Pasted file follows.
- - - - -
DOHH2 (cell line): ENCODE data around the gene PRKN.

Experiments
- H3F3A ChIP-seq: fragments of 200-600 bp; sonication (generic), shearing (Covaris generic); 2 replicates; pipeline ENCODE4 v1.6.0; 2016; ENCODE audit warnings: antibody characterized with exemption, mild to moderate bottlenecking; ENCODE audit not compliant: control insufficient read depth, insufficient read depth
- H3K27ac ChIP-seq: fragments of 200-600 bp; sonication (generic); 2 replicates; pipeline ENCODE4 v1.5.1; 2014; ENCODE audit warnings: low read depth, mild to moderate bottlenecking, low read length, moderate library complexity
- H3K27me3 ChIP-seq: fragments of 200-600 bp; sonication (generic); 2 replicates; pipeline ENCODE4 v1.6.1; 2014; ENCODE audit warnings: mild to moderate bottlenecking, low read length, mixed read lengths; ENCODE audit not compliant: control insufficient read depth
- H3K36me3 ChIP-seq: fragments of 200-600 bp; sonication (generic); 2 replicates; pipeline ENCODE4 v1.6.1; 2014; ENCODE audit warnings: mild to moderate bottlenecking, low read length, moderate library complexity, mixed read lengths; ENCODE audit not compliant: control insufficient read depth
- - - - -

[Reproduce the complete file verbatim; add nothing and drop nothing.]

DOHH2 (cell line): ENCODE data around the gene PRKN.

Experiments
- H3F3A ChIP-seq: fragments of 200-600 bp; sonication (generic), shearing (Covaris generic); 2 replicates; pipeline ENCODE4 v1.6.0; 2016; ENCODE audit warnings: antibody characterized with exemption, mild to moderate bottlenecking; ENCODE audit not compliant: control insufficient read depth, insufficient read depth
- H3K27ac ChIP-seq: fragments of 200-600 bp; sonication (generic); 2 replicates; pipeline ENCODE4 v1.5.1; 2014; ENCODE audit warnings: low read depth, mild to moderate bottlenecking, low read length, moderate library complexity
- H3K27me3 ChIP-seq: fragments of 200-600 bp; sonication (generic); 2 replicates; pipeline ENCODE4 v1.6.1; 2014; ENCODE audit warnings: mild to moderate bottlenecking, low read length, mixed read lengths; ENCODE audit not compliant: control insufficient read depth
- H3K36me3 ChIP-seq: fragments of 200-600 bp; sonication (generic); 2 replicates; pipeline ENCODE4 v1.6.1; 2014; ENCODE audit warnings: mild to moderate bottlenecking, low read length, moderate library complexity, mixed read lengths; ENCODE audit not compliant: control insufficient read depth